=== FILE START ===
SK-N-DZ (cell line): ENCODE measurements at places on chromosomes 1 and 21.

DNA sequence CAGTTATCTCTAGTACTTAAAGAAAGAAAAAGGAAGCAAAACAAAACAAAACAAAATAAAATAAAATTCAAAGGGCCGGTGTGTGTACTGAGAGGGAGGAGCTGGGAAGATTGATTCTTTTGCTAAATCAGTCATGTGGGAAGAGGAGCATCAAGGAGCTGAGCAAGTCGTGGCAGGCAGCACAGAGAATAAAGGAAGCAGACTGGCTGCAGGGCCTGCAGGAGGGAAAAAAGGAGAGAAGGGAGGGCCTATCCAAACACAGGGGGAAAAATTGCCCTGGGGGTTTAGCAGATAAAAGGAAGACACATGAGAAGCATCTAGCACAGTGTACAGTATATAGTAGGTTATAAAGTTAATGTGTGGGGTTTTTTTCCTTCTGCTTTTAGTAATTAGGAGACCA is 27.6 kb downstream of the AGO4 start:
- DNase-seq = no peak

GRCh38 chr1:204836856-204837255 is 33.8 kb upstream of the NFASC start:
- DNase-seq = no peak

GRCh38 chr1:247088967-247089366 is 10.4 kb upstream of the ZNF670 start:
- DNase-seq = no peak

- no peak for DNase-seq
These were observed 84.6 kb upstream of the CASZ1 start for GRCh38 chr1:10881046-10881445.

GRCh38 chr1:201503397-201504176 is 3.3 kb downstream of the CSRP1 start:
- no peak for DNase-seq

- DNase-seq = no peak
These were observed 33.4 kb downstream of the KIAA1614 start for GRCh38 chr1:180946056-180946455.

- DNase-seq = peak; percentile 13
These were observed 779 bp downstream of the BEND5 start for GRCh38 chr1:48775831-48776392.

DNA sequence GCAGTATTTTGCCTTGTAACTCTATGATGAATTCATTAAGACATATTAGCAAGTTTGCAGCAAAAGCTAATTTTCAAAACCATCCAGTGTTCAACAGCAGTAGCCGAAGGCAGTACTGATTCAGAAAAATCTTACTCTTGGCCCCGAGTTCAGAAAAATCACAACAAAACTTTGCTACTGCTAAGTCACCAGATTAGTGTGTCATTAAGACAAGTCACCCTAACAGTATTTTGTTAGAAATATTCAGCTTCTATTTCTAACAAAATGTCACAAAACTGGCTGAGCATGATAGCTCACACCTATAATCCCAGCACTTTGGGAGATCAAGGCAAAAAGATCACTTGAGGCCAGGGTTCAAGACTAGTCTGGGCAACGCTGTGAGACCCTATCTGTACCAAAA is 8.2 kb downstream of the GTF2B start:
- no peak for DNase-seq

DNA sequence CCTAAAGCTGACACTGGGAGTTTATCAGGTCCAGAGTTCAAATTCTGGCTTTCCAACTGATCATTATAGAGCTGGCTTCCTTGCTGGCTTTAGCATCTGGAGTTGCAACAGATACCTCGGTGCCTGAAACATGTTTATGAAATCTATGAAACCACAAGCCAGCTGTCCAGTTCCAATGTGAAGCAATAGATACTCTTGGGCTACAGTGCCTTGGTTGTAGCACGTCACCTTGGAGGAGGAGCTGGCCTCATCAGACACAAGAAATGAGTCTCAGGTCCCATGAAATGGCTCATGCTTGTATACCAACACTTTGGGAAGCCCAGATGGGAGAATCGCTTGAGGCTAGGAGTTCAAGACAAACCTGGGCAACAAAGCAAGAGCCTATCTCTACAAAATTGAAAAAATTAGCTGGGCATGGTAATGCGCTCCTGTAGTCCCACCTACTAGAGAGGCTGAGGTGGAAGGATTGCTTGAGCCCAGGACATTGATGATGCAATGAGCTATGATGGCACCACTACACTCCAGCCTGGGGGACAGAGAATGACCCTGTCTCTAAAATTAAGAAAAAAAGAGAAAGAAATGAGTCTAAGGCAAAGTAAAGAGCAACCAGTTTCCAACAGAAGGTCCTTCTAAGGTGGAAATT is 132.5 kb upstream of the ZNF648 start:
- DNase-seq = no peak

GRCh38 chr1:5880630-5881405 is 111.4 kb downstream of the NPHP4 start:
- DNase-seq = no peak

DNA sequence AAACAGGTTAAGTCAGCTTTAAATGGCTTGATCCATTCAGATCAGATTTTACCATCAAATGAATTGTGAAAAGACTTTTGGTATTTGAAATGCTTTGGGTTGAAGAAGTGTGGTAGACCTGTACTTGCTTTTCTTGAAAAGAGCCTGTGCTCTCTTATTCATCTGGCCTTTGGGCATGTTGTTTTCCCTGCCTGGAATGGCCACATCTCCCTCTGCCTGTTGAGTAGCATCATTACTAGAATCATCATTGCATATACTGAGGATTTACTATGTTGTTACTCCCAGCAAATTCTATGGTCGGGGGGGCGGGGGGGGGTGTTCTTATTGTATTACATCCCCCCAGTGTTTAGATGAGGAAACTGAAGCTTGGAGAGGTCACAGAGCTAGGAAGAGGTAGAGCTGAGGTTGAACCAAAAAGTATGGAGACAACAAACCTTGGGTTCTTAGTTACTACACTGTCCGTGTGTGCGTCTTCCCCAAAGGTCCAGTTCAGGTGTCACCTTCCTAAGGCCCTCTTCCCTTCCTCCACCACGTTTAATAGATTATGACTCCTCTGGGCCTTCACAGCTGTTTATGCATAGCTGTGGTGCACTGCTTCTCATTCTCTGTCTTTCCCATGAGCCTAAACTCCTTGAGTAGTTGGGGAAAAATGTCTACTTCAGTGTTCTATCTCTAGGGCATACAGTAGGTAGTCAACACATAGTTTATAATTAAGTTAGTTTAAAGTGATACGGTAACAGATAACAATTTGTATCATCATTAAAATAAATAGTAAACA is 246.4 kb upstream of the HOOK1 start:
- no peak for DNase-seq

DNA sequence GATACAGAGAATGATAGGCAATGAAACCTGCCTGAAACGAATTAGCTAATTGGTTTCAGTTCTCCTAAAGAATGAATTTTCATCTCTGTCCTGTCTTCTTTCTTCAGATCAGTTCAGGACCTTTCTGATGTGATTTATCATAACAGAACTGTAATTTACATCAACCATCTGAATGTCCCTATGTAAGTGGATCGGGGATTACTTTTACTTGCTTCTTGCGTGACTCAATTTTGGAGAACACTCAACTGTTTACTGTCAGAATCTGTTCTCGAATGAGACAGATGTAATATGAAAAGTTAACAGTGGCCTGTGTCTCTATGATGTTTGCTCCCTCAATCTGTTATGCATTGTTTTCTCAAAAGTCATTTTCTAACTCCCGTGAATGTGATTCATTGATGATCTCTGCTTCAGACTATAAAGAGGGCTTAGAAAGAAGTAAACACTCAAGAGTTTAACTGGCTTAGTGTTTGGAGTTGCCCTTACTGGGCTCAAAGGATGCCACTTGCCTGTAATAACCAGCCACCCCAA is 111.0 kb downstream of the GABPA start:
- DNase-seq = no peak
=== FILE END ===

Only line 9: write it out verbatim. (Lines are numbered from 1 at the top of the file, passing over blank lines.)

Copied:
These were observed 84.6 kb upstream of the CASZ1 start for GRCh38 chr1:10881046-10881445.